How did you take Chicago Juke and Footwork and flip it in your own way?

Broady: It’s the result of our diverse influences. We like a lot of different genres. So we didn’t want to put up a barrier and lock ourselves in one unique style. The EP is very Juke/Footwork but there are sounds from jazz, dub, techno… we like to try to mix genres and break codes. That’s all.

Adios:I don’t know if we could say that we really appropriated Chicago Footwork because precisely it is a very clean style with sounds proper to itself. Our sound has a lot of elements and inspirations, and the rhythm is the only element that we pick from Chicago Footwork.

DJ Spinn

DJ Spinn, Captured by TEKLIFE

What are your other key musical influences?

Adios: Our other influences are dub, jungle and hip hop and many more.

Broady: We like boom-bap style sampling and also breakbeats. Hip hop and jungle appeal to us a lot because these musical styles are already full of sample influences.

BNDT72

Captured by Eric Dietz

How did you hear about Footwork in France?

Broady: Since we met in high school, we’ve always been sharing our underground music discoveries. We always liked to find genres little known to the general public. We were fully into the deep dubstep at the time. Almost nobody spoke about it in France, and even less in our area.

Adios: In 2012, a mutual friend [also a producer/digger, called Itako]advised us to listen to the Bangs & Works compilations of Planet Mu (volume 2 was released a few months ago) and at the same time, there was also the release of Reworkz EP from Dream Continuum. We found it really refreshing and innovative. Then in 2013, it was like a revelation hearing Legacy – RP Boo, Double Cup – DJ Rashad, Teklife Vol. 3: The Architek and Vapor City – Machinedrum.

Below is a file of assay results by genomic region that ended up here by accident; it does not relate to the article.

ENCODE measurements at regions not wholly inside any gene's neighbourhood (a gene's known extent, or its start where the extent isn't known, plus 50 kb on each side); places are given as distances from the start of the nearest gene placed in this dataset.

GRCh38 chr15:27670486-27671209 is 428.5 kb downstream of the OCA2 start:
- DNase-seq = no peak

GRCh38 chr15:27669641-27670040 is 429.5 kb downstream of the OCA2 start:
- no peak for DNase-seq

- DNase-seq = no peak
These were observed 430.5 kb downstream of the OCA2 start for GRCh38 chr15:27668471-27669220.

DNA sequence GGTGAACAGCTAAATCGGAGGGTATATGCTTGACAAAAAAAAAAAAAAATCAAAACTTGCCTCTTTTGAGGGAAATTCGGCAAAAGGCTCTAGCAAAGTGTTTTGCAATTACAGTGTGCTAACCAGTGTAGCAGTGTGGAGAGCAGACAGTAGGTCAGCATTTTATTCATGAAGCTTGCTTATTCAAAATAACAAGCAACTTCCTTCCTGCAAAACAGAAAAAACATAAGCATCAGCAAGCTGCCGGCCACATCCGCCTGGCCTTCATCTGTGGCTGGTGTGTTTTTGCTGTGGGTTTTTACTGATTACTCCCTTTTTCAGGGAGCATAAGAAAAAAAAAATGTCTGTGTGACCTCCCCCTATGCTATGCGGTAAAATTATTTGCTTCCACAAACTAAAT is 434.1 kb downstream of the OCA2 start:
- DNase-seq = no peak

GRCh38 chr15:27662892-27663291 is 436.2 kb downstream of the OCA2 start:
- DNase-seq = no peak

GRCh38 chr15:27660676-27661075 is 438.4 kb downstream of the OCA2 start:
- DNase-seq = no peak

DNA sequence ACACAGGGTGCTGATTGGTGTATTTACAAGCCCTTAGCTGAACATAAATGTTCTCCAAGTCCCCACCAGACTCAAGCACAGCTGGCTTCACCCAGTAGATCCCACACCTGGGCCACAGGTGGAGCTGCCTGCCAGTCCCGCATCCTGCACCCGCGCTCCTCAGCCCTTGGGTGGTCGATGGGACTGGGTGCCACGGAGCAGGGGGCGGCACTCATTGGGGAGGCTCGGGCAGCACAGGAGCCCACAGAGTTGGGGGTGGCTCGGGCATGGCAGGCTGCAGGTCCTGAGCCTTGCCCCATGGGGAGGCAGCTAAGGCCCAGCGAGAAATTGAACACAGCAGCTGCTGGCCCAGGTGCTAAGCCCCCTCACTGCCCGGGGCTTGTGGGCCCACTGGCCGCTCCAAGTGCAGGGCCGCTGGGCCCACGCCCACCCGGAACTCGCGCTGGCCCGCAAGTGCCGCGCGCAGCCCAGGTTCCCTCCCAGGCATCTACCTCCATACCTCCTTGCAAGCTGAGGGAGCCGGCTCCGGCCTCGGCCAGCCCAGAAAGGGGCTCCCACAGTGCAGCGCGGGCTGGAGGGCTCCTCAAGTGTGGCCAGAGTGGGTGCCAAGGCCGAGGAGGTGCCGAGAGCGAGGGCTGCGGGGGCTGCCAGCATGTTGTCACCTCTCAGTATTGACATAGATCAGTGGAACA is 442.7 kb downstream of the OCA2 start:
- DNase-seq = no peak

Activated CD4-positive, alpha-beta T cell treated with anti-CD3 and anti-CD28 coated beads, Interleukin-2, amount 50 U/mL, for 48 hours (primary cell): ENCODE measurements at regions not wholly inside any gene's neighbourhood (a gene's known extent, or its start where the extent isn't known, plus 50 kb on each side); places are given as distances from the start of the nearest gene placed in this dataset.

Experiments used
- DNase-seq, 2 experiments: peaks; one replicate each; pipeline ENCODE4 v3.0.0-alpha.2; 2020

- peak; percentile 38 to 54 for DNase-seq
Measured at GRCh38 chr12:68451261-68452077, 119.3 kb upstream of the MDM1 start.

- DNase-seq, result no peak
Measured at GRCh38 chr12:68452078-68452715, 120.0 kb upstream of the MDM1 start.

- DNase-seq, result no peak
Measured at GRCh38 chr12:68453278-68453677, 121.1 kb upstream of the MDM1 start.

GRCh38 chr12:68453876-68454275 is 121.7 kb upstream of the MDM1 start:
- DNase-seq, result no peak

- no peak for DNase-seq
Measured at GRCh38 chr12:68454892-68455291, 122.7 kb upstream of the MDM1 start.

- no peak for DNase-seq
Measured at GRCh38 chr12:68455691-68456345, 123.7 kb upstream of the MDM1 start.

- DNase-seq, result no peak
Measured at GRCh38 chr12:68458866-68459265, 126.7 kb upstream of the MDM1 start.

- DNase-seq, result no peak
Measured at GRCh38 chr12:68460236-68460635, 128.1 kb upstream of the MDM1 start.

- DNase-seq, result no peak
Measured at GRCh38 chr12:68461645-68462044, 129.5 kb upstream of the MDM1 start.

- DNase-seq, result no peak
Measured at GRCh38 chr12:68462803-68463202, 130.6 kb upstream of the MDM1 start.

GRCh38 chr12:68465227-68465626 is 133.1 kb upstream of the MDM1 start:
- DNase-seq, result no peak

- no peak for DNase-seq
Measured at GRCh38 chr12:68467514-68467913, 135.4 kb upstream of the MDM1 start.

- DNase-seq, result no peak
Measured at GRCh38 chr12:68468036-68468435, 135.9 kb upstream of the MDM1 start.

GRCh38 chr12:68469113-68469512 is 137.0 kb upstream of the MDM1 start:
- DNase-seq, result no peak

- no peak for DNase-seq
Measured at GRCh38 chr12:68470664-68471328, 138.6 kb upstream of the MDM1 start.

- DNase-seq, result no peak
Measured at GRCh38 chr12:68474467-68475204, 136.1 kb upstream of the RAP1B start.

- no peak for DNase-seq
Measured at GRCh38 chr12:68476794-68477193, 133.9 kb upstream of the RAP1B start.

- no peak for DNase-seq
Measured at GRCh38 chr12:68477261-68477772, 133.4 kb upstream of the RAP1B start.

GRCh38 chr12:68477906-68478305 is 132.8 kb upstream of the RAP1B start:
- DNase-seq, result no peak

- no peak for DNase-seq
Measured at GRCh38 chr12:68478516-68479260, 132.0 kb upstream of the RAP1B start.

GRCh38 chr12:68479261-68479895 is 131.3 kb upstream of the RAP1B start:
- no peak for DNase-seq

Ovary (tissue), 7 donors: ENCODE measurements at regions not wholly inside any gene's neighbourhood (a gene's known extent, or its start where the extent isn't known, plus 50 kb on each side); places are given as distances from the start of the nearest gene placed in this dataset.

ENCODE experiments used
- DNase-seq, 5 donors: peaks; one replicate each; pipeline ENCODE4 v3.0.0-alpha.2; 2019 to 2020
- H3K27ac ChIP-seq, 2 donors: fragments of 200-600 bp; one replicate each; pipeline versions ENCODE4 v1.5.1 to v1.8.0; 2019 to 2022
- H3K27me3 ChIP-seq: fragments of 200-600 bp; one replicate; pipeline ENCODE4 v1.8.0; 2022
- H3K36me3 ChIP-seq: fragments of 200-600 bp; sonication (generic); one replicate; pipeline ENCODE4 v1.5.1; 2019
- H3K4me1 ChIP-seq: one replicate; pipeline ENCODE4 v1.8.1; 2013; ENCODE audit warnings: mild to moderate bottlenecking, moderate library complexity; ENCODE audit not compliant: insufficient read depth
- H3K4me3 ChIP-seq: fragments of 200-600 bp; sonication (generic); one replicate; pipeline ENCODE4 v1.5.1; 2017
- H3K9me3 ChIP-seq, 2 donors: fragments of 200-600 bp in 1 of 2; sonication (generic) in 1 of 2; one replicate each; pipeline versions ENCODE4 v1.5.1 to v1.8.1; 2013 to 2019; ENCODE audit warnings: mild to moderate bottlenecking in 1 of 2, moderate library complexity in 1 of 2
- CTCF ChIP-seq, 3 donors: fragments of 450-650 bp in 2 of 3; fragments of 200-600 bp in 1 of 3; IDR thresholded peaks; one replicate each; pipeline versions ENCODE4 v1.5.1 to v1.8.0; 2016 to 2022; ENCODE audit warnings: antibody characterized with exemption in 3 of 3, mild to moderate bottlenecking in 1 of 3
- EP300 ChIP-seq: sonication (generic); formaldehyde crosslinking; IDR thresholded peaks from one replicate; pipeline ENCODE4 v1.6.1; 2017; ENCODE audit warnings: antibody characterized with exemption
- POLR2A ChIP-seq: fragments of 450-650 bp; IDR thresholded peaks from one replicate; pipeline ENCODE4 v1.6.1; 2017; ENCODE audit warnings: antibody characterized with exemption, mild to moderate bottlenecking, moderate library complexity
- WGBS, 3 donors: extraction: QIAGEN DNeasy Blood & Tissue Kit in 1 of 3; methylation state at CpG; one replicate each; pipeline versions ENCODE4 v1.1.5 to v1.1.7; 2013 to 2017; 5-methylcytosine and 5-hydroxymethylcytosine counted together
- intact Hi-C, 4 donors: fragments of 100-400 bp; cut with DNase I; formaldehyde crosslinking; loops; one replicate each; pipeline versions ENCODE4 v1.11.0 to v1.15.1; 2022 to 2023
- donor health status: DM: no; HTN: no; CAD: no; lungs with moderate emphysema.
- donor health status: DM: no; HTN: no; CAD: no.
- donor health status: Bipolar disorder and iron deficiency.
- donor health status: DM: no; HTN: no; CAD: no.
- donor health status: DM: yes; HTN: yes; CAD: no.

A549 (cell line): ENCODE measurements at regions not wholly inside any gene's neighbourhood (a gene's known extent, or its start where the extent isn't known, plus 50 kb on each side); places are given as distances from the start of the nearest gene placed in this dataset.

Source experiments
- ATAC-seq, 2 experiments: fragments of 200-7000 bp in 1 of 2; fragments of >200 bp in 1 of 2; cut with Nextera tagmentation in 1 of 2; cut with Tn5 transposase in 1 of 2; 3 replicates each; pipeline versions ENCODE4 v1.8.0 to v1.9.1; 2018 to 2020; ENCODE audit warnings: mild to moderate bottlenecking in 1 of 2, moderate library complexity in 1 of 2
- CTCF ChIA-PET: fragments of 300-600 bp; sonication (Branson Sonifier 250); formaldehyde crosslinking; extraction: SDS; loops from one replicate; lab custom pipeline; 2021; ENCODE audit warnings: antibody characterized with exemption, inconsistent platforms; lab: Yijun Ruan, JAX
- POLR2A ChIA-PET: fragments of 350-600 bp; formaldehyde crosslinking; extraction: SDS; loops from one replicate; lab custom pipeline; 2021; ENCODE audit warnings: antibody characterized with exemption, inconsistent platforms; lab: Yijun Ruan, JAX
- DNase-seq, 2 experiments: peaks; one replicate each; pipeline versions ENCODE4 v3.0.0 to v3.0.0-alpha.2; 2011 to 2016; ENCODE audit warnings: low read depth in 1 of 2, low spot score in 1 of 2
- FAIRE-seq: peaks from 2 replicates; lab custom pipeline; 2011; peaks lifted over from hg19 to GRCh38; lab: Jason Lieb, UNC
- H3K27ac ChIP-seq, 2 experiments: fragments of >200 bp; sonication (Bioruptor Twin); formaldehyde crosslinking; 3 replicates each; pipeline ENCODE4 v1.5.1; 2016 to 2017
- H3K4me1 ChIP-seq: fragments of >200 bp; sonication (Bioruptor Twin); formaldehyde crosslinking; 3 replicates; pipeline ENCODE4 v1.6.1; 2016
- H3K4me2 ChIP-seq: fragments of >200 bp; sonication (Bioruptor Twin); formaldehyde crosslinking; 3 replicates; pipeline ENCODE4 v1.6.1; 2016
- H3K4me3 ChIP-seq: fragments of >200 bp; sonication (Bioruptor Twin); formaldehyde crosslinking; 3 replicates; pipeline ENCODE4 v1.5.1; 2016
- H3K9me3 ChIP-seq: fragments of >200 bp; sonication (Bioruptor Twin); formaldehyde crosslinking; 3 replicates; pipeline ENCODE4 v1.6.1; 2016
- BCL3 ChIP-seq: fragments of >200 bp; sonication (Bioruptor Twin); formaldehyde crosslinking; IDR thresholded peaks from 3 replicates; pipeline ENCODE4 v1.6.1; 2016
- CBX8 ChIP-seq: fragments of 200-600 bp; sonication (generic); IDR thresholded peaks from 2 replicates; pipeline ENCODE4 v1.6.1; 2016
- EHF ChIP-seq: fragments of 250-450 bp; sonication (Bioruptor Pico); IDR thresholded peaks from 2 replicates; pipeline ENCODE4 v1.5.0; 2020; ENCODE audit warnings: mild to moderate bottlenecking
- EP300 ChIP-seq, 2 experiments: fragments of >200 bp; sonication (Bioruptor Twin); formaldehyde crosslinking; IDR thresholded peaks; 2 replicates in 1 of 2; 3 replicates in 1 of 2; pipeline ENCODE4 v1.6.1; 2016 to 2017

What’s the Footwork scene and sound like in France?

Adios: Footwork and more generally sounds from UK or American underground cultures are little represented in France. It’s a kind of music classified as “marginal”. It works almost like communities, where we talk and get to know each other through forums or Facebook groups.

Broady: In 2015 there was a collective called Le French Work. It released the first compilation with the aim of bringing together French-speaking producers from France, Belgium or Switzerland. They warmly welcomed us. They’ve just released volume five and with each volume, we’re happy to see new names and the collective growing. Big shout out to them!